This is a time consuming process and oftentimes foreclosure is the last step a mortgage company would like to take. The reality is, mortgage companies do not want their loans to go into foreclosure. It costs the mortgage company a lot of time and money to go through this legal process, and they do not want to be in the business of owning physical real estate.
Consequences of a Foreclosure
Nobody wants to experience a foreclosure. Not only is a foreclosure painful emotionally and financially, the consequences of a foreclosure will linger for quite some time.
Defaulting on any loan is never a good thing for your credit, especially a loan as large as a mortgage. Foreclosure is typically the last resort a bank will take, which highlights the various other programs and offerings the bank tried to press forward before taking ownership of your home.
Additionally, if you ever wanted to buy a home again, the foreclosure will be evident on your financial history for seven years! Even if you were to improve your financial situation and credit score following the foreclosure, it may take you at least seven years before a bank is even willing to discuss mortgage options with you.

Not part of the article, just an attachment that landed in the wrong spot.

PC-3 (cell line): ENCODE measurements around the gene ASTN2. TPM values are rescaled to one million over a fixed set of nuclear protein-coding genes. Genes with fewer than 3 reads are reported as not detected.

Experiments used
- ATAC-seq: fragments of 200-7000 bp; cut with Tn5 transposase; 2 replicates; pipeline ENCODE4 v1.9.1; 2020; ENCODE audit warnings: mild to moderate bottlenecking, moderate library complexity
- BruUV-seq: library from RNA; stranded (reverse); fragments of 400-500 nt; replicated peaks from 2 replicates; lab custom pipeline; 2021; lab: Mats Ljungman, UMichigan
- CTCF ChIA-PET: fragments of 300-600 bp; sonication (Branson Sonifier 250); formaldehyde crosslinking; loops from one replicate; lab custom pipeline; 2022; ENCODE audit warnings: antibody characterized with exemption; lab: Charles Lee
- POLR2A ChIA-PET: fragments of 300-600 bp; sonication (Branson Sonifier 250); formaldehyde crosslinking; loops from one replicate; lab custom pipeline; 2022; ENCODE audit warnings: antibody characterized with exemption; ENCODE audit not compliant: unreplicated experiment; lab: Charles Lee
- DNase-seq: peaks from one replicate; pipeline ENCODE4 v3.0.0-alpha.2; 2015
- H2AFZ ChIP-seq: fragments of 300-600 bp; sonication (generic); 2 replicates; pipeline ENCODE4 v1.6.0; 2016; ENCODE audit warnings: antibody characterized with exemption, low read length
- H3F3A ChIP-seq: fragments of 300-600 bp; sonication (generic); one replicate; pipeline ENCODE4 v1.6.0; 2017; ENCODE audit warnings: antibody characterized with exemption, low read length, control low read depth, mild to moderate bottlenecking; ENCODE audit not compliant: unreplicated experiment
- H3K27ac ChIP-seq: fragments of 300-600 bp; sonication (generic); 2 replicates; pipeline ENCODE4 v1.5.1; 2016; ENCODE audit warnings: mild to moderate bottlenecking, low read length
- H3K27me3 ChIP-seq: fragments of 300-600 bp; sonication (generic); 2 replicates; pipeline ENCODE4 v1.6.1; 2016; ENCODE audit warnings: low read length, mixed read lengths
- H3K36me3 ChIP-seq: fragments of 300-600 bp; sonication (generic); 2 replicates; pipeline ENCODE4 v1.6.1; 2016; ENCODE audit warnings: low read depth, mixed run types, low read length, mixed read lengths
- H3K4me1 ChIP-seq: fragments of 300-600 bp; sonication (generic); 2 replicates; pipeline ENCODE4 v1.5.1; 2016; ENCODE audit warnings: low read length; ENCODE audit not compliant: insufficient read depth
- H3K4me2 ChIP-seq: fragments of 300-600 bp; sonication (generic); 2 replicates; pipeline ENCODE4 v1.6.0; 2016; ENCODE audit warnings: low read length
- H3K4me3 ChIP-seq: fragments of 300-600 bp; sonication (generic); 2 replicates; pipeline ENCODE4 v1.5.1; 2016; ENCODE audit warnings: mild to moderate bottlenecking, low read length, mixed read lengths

Finding a place to rent may be challenging as well. If the landlord does a financial background check, and many of them do, the foreclosure will stand out like a sore thumb. The landlord may require an additional security deposit or may choose not to rent their property to you.
How to Avoid Foreclosure
Considering how damaging a foreclosure can be for you or your family, it’s important to understand how you can avoid ever experiencing a foreclosure.
First and foremost, buy a house that’s well within your budget. Remember, the amount of money you are approved for when you initially applied for your mortgage does not mean you need to spend that much money! For example, if you were approved to spend $500,000 on a mortgage, there’s nothing stopping you from spending $375,000. Buy a home that is well within your budget.